Cézanne’s 'Still Life with Ginger Jar, Sugar Bowl, and Oranges' was painted during a period of turmoil in his personal life.
Museum of Modern Art, New York City
A baker I am not. I am not diligent with measurements – often adding a bit too much of this and not enough of that. With that being said, I am pleased when a recipe just works, especially with my unmeasured prodding. We had very special guests visiting this weekend and I was able to accrue other opinions re: the deliciousness of this cake. It is moist and decadent with the sweet/sour of the simmered oranges cutting through the richness of the chocolate and molasses. The fresh ginger pops and is mirrored by the ground ginger in the batter. Believe me, it is highly addictive and if possible, best enjoyed on a picnic with a cup of strong coffee and a view like this.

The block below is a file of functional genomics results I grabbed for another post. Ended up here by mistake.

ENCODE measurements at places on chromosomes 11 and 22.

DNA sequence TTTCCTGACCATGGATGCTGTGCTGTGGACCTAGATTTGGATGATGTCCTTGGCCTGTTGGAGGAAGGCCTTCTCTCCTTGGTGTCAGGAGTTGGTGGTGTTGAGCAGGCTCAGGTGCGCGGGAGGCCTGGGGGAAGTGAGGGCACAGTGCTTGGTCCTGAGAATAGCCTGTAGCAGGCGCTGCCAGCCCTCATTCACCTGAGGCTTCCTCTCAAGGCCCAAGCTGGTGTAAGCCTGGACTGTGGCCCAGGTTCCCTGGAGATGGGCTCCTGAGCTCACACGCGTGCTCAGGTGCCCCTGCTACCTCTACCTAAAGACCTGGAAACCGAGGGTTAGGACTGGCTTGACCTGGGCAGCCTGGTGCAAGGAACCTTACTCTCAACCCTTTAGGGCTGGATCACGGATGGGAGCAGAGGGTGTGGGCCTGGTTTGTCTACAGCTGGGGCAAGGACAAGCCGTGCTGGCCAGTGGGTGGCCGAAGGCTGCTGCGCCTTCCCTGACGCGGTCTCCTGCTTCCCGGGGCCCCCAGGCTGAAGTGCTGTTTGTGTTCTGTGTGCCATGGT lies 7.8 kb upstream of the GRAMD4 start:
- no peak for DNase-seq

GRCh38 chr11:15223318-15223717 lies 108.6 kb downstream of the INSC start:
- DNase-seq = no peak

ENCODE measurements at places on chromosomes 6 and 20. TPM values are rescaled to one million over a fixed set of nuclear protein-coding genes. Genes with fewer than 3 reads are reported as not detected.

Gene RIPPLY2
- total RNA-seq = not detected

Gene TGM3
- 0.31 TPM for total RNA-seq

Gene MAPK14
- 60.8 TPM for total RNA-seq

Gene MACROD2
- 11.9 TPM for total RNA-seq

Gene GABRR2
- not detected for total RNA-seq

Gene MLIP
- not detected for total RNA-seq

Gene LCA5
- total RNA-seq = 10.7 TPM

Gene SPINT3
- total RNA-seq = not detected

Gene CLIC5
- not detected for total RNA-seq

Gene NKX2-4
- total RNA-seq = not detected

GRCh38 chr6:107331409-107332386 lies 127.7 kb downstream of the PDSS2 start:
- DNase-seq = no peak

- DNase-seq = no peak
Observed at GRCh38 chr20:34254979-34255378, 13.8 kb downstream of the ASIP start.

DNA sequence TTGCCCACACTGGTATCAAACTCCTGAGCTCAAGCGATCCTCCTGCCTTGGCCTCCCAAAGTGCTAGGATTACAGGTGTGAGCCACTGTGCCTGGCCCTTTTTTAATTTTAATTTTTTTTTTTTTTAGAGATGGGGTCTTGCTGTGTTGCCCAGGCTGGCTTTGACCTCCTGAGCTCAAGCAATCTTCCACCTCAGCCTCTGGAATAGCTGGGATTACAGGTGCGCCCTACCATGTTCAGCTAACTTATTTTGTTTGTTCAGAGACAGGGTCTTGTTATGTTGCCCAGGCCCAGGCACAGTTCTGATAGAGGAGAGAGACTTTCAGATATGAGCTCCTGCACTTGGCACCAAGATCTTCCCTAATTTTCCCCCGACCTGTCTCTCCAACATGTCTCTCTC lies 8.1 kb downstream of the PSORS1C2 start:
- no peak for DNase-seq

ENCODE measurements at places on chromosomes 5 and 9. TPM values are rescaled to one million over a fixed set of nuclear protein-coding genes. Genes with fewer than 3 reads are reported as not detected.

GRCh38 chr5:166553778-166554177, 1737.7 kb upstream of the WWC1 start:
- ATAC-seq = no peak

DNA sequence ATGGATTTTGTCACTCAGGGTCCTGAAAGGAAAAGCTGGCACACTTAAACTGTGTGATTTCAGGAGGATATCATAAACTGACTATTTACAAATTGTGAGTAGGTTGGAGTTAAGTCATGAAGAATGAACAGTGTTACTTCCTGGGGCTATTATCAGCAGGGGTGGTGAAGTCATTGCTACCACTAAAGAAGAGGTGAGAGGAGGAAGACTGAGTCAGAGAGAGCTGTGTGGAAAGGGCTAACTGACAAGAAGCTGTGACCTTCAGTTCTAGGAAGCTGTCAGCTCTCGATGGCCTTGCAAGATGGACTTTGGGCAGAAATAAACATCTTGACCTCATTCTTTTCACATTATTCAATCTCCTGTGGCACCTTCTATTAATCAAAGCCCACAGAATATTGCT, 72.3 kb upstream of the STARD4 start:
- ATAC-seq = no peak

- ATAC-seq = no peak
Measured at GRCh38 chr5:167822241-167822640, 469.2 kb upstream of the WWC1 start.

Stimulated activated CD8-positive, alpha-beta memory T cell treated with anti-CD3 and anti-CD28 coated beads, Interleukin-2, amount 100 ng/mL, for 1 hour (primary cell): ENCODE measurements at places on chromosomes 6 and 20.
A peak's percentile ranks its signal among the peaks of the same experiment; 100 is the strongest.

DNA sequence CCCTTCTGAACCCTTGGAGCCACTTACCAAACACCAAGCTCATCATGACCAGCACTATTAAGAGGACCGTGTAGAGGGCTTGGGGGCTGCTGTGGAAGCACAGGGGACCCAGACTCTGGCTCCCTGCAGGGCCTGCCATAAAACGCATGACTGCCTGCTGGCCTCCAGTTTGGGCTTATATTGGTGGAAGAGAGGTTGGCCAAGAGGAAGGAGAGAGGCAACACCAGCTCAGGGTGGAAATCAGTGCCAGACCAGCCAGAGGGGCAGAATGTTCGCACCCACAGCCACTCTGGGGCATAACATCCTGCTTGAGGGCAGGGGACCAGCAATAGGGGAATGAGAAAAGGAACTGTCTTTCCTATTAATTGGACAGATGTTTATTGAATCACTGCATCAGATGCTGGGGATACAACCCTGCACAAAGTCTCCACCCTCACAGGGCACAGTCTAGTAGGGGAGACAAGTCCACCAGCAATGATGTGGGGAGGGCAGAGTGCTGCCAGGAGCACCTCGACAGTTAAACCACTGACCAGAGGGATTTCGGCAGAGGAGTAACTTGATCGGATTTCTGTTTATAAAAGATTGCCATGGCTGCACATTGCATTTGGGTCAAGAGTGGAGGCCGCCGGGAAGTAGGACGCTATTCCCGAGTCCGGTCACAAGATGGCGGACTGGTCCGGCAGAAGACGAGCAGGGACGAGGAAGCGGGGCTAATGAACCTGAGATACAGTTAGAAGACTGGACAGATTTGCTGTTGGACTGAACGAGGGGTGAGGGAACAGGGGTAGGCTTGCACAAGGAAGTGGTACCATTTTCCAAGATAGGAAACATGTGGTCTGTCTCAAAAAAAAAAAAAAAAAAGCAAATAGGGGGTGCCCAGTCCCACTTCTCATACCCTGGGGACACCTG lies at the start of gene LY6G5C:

Cézanne’s Still Life with Ginger Jar, Sugar Bowl, and Oranges was painted during a period of turmoil in his personal life and completed in the year of his death, 1906. After an estrangement from his wife, Cézanne purchased a property in Aix-en-Provence where he built a studio and most likely completed this painting. The work from this late period is characterised by a richness of colour and depth. The skilled compositions are an attempt to return to classic modes of representation and the forms attain a sculptural quality with thick black outlines delineating shape and shadow. During this time he focused his attention on the landscape and painted Mt. Ste. Victoire multiple times after climbing it in 1895. It is thought that the sharp peaks of the mountain found their way into the folds of the tablecloth in his later still life paintings.
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